As with all mechanical objects, there is potential for failure, particularly mid-flight. Recovery procedures should consider not only the potential property and personal damage that might be incurred by unintentional and uncontrolled descent, but also the technology and data that may be held by the vehicle should it be recovered by unauthorised persons. A “disaster recovery” plan should form part of the flight plan, and risk assessment for the vehicle.
A UAV is a piece of work equipment, and as such, a suitable and sufficient risk assessment considering the suitability for the task (including unsafe flying conditions such as weather), maintenance (including mechanical / battery) and air worthiness regimes will be necessary. Regulation 9 of Provision and Use of Work Equipment Regulations states that:
Part of an employer’s responsibility is to provide suitable and sufficient controls for those employees using the UAV for the purposes of work. This includes detailing the overarching policy that specifies what these controls should be. Communication of policy is essential, not only to employees, but also to those for whom the service is being provided.
Loss of a UAV during airborne service will be an over-riding concern. Being a vehicle that moves in three dimensions, collateral damage to infrastructure (buildings, power-lines, other moving objects such as passenger transport) will also form part of the assessment. Risk assessment must consider if loss is preventable (such as by knowledge of technical failure or inherent performance characteristic, or simply ran out of battery power). If such characteristics are known and preventable, a failure to manage these would land the organisation / pilot with significant legal, financial and reputational consequences.
Perhaps the most detailed authoritative document on UK safety for aircraft is the UK Defence Safety Authority General (GEN) 1000 Series Regulatory Articles (Ref.11) which covers competence, roles and responsibilities for Regulated Entities. This provides detail on every area of UAV management, including Annex B Safety Checklist which references maintenance documents and Emergency Procedures for lost link, flyaway, fire, preventative measures, alarms and associated instructions.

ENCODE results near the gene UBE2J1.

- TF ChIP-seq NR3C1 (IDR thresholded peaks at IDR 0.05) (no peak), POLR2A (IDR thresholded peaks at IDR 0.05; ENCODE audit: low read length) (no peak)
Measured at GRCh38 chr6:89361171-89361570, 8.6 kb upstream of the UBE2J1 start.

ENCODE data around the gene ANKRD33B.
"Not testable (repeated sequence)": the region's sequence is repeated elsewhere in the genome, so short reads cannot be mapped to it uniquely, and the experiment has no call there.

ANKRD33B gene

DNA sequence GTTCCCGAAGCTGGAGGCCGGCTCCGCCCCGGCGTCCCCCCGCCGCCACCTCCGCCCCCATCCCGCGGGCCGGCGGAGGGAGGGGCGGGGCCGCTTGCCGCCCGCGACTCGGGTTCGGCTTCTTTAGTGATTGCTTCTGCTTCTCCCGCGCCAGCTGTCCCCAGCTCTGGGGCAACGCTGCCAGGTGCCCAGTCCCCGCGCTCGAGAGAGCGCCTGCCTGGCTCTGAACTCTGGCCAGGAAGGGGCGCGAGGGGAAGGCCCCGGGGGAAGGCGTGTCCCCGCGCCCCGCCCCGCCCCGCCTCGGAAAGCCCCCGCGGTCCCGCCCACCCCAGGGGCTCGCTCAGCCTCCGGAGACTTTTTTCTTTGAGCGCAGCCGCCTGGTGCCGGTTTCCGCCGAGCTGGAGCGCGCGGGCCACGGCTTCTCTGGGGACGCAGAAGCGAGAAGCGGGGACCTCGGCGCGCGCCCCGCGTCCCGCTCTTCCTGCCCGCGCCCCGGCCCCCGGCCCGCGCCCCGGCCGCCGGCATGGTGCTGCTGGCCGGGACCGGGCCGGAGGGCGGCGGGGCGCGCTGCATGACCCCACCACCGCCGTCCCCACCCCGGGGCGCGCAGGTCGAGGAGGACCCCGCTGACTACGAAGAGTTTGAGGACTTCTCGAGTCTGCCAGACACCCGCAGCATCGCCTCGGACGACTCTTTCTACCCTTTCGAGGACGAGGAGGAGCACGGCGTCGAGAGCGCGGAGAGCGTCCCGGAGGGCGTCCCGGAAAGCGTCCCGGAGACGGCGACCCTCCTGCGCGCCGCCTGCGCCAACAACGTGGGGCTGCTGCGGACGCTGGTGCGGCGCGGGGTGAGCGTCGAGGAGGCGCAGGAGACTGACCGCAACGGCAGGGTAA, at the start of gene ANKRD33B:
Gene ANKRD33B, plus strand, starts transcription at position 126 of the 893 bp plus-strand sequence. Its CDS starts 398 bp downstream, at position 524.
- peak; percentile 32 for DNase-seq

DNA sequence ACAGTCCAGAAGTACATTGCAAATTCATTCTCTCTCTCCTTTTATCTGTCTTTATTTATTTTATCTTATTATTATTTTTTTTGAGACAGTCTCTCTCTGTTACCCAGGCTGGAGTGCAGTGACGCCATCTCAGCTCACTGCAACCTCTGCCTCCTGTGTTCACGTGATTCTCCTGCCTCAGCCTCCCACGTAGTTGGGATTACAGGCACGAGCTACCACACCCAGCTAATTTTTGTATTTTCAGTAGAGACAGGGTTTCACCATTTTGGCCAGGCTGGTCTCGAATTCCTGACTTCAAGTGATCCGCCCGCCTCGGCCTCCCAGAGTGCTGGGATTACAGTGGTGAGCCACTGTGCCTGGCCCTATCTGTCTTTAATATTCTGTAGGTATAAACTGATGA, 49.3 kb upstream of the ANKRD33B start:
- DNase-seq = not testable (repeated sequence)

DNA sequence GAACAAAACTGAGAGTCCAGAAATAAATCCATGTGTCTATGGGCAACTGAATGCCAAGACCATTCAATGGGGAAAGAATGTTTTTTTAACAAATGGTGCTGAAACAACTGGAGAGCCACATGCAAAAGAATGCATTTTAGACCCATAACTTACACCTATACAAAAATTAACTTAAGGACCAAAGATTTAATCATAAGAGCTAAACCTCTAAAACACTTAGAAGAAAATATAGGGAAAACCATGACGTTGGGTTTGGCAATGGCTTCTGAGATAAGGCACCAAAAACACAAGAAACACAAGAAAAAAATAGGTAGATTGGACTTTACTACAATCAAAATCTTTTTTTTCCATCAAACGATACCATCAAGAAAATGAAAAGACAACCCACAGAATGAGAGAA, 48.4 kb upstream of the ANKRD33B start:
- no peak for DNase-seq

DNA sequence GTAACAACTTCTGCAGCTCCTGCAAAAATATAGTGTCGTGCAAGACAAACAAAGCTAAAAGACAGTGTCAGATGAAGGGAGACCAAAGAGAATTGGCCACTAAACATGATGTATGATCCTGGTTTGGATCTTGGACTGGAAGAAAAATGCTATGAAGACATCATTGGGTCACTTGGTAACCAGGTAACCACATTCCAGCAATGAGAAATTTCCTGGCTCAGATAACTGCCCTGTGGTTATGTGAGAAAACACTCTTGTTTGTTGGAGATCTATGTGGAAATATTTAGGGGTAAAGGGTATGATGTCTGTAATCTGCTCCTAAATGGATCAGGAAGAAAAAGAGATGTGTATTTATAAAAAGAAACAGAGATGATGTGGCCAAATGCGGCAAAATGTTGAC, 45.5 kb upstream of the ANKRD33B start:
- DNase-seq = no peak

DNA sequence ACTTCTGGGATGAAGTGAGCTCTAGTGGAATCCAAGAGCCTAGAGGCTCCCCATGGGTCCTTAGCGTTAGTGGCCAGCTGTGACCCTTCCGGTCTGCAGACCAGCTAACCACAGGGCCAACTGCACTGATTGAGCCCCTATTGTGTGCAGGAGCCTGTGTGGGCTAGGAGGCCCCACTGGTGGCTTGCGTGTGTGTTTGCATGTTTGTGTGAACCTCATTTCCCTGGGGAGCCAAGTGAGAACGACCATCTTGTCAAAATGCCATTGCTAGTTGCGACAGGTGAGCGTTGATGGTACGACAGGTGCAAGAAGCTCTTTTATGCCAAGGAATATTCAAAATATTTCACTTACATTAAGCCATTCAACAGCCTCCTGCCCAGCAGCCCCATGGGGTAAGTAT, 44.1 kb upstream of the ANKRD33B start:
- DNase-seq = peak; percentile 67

Traditional insurance is designed to protect property from damage and people from injury. Civil Aviation (Insurance) Regulations 2005 sets out UK legislation which details insurance requirements (Ref 12). Questions which an insurer may require an answer to include:
Liability insurers may be able to extend existing liability policy(s) to cover the use of UAVs, depending upon size and usage. It is incumbent on all policyholders to consult closely with their liability insurers and make sure coverage is agreed, and if this is not possible to seek an alternative insurance solution, which may rest in the aviation insurance market.
UAVs undoubtedly create exposures that need to be carefully considered in terms of safety, data and physical security, and privacy. Good quality government-backed advice is already available (Ref.13).
In many senses, a UAV is just another (albeit complex) piece of work-place equipment, and the demand for appropriate risk management and assessment procedures is similar to those for all other work-place activities.
There is a developing range of insurance policy covers, restrictions and limitations available. Whilst each case needs to be considered on its own merits it is possible, in certain circumstances, modified public liability policies may accommodate the liabilities arising from UAV use.